The calculations for the Minimum Income Standard are updated annually to reflect any changes to Income Tax, PRSI, Social Welfare, etc. This update is scheduled to be undertaken in the first quarter of each year once the detail of measures announced by Government in the Budget are clear and come into effect.

What research has been published to date?

  • 2012 The Cost of A Child
  • 2012 A Minimum Income Standard for Ireland
  • 2010 Minimum Essential Budgets for Six Households (Rural)
  • 2008 Minimum Essential Budgets for Six Households - Changes in the Cost of a Minimum Essential Standard of Living from 2006-2008
  • 2006 Minimum Essential Budgets for Six Households (Urban)
  • 2004 Low Cost but Acceptable Budgets for 3 Household Types
  • 2001 One Long Struggle - A Study of Low Income Households

What are other applications of the research?

  • Having a benchmark about what it costs for household types to have an acceptable standard of living opens up a space to examine the adequacy of the National Minimum Wage and social welfare transfers. The VPSJ have identified gaps in social welfare provision and the inadequacy of the minimum wage for a number of household types. These findings are presented in pre-budget and policy submissions to highlight individuals and families living on an inadequate income.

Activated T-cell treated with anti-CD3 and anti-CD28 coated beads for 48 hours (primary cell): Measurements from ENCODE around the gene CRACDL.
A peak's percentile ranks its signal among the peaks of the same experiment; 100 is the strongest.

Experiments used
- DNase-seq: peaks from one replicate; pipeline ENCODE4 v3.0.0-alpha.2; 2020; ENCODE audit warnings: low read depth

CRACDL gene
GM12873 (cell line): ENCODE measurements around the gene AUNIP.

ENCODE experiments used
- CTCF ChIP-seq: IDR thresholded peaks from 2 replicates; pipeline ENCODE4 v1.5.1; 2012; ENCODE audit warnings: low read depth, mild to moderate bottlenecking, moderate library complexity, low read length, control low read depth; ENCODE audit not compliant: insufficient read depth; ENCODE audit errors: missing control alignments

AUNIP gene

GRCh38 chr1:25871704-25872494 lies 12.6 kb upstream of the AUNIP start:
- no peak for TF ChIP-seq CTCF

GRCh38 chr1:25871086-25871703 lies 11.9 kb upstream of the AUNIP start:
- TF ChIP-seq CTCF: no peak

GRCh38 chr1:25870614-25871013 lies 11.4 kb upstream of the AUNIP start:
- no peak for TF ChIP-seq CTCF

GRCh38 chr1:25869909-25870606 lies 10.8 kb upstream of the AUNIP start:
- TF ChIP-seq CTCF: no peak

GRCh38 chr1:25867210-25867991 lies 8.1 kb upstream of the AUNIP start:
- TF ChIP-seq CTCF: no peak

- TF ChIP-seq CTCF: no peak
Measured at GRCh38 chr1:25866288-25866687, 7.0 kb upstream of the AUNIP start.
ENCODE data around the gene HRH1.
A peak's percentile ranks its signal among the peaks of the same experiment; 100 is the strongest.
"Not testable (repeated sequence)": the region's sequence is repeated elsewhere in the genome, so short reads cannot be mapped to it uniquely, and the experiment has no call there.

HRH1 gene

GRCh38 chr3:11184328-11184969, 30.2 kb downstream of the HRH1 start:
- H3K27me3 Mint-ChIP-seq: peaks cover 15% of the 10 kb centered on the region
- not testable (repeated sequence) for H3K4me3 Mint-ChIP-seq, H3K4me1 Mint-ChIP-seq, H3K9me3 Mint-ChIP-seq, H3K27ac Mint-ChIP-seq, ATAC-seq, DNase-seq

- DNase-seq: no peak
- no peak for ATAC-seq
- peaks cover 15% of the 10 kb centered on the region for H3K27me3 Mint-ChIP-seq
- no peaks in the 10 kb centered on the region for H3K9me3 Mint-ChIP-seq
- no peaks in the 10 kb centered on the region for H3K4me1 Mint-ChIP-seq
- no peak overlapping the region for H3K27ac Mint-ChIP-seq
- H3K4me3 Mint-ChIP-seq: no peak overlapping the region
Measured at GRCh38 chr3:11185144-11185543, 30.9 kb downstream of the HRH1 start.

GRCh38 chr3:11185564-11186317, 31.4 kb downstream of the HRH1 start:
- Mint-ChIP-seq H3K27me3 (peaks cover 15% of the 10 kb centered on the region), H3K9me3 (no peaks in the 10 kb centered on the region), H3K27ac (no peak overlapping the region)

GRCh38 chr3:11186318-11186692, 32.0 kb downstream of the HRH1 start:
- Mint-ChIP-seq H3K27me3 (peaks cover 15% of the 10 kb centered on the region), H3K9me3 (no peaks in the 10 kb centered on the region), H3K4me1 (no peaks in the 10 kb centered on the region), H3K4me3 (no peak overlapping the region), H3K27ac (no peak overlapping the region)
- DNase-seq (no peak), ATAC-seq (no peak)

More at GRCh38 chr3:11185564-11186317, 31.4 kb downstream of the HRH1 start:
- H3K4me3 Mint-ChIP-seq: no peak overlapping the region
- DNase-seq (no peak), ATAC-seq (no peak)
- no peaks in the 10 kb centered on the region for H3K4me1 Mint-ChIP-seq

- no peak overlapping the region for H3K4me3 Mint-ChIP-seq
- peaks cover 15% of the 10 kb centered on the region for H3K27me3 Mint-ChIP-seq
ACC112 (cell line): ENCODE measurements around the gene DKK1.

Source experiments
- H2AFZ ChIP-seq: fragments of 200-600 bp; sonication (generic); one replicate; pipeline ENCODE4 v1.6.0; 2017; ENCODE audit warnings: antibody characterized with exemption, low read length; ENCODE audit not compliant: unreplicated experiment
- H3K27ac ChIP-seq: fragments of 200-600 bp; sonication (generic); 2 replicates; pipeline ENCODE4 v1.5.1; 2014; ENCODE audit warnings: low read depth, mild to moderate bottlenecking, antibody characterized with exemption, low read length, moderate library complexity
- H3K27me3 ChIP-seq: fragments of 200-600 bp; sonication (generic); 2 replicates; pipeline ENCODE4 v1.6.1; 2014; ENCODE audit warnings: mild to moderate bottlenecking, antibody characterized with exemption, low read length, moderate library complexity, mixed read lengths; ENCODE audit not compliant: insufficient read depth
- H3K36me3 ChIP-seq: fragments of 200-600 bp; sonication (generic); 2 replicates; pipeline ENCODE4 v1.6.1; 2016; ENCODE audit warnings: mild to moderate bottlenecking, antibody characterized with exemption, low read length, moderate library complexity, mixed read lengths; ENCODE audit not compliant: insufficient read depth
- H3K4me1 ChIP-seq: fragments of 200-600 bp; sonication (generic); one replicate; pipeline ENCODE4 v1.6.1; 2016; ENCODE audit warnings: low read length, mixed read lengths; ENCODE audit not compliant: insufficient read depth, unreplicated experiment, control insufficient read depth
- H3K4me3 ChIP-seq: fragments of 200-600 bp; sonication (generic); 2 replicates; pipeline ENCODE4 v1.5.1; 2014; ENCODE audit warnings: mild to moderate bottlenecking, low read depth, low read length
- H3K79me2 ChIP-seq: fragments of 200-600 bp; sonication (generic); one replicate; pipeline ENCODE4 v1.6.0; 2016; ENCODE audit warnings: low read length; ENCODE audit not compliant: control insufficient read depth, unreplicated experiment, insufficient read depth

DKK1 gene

• The VPSJ has for the last number of years being invited to make a presentation to the Minister and the Department of Social Protection at the Pre-Budget Forum.
  • The VPSJ was invited to make a presentation to the Office of the UN Special Rapporteur on Extreme Poverty and Human Rights
  • The VPSJ met with officials from the Department of Finance to discuss how the research could be used with regard to income retention and debt resolution, in the context of households with mortgage arrears.
  • The research is being used by a number of organizations such as MABS, the Society of St Vincent de Paul, Age Action and FLAC who are involved with people experiencing poverty, social exclusion and debt.
  • The VPSJ has been involved with the development of minimum income standards at EU level.

Where can I learn more about this research?

You can visit the VPSJ's website dedicated to this research, www.budgeting.ie, where you can access copies of each of our research reports providing detailed information on the methodology and data upon which this calculator is built.

Detailed budgets for each household type, and their potential incomes across a range of case studies are also published on our website. These budgets and income case studies are updated for inflation and budgetary changes annually, data from 2006 through to 2013 is available.